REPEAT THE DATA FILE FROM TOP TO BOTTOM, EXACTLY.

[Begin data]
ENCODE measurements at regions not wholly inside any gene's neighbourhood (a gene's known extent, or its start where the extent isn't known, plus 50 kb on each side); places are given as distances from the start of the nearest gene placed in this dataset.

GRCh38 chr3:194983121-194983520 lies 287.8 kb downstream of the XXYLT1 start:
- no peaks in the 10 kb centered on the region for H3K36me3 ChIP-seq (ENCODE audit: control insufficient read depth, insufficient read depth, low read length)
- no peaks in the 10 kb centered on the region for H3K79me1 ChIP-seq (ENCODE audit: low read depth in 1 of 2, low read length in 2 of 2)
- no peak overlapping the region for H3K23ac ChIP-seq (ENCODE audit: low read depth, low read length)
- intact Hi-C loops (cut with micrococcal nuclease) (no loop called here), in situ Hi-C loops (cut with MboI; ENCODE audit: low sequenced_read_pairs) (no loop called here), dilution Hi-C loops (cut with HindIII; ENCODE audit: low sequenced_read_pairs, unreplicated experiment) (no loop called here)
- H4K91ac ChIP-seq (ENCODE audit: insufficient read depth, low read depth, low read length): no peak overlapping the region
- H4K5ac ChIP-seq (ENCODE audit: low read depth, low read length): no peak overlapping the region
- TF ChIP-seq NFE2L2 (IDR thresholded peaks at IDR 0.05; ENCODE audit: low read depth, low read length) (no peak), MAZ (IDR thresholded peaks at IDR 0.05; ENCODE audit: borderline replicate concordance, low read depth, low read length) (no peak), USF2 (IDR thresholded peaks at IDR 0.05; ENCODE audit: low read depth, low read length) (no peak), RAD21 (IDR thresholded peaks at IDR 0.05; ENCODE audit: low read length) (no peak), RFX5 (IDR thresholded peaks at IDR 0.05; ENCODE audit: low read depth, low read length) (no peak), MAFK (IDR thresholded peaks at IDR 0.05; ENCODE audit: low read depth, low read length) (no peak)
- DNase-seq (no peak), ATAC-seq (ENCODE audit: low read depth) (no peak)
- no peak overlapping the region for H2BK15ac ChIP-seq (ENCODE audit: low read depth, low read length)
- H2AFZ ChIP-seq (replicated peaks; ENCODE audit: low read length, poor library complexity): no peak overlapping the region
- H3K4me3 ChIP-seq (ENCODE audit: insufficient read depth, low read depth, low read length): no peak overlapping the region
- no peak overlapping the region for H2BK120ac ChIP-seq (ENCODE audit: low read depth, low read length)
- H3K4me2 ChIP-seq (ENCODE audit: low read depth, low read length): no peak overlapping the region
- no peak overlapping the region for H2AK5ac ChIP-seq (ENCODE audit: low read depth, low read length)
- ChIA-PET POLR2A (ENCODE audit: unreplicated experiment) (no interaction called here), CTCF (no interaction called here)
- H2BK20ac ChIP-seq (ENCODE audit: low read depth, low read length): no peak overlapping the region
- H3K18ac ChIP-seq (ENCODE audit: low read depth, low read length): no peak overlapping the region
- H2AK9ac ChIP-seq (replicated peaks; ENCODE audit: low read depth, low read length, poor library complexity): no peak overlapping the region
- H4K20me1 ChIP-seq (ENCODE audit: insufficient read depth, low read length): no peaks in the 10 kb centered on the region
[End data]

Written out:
ENCODE measurements at regions not wholly inside any gene's neighbourhood (a gene's known extent, or its start where the extent isn't known, plus 50 kb on each side); places are given as distances from the start of the nearest gene placed in this dataset.

GRCh38 chr3:194983121-194983520 lies 287.8 kb downstream of the XXYLT1 start:
- no peaks in the 10 kb centered on the region for H3K36me3 ChIP-seq (ENCODE audit: control insufficient read depth, insufficient read depth, low read length)
- no peaks in the 10 kb centered on the region for H3K79me1 ChIP-seq (ENCODE audit: low read depth in 1 of 2, low read length in 2 of 2)
- no peak overlapping the region for H3K23ac ChIP-seq (ENCODE audit: low read depth, low read length)
- intact Hi-C loops (cut with micrococcal nuclease) (no loop called here), in situ Hi-C loops (cut with MboI; ENCODE audit: low sequenced_read_pairs) (no loop called here), dilution Hi-C loops (cut with HindIII; ENCODE audit: low sequenced_read_pairs, unreplicated experiment) (no loop called here)
- H4K91ac ChIP-seq (ENCODE audit: insufficient read depth, low read depth, low read length): no peak overlapping the region
- H4K5ac ChIP-seq (ENCODE audit: low read depth, low read length): no peak overlapping the region
- TF ChIP-seq NFE2L2 (IDR thresholded peaks at IDR 0.05; ENCODE audit: low read depth, low read length) (no peak), MAZ (IDR thresholded peaks at IDR 0.05; ENCODE audit: borderline replicate concordance, low read depth, low read length) (no peak), USF2 (IDR thresholded peaks at IDR 0.05; ENCODE audit: low read depth, low read length) (no peak), RAD21 (IDR thresholded peaks at IDR 0.05; ENCODE audit: low read length) (no peak), RFX5 (IDR thresholded peaks at IDR 0.05; ENCODE audit: low read depth, low read length) (no peak), MAFK (IDR thresholded peaks at IDR 0.05; ENCODE audit: low read depth, low read length) (no peak)
- DNase-seq (no peak), ATAC-seq (ENCODE audit: low read depth) (no peak)
- no peak overlapping the region for H2BK15ac ChIP-seq (ENCODE audit: low read depth, low read length)
- H2AFZ ChIP-seq (replicated peaks; ENCODE audit: low read length, poor library complexity): no peak overlapping the region
- H3K4me3 ChIP-seq (ENCODE audit: insufficient read depth, low read depth, low read length): no peak overlapping the region
- no peak overlapping the region for H2BK120ac ChIP-seq (ENCODE audit: low read depth, low read length)
- H3K4me2 ChIP-seq (ENCODE audit: low read depth, low read length): no peak overlapping the region
- no peak overlapping the region for H2AK5ac ChIP-seq (ENCODE audit: low read depth, low read length)
- ChIA-PET POLR2A (ENCODE audit: unreplicated experiment) (no interaction called here), CTCF (no interaction called here)
- H2BK20ac ChIP-seq (ENCODE audit: low read depth, low read length): no peak overlapping the region
- H3K18ac ChIP-seq (ENCODE audit: low read depth, low read length): no peak overlapping the region
- H2AK9ac ChIP-seq (replicated peaks; ENCODE audit: low read depth, low read length, poor library complexity): no peak overlapping the region
- H4K20me1 ChIP-seq (ENCODE audit: insufficient read depth, low read length): no peaks in the 10 kb centered on the region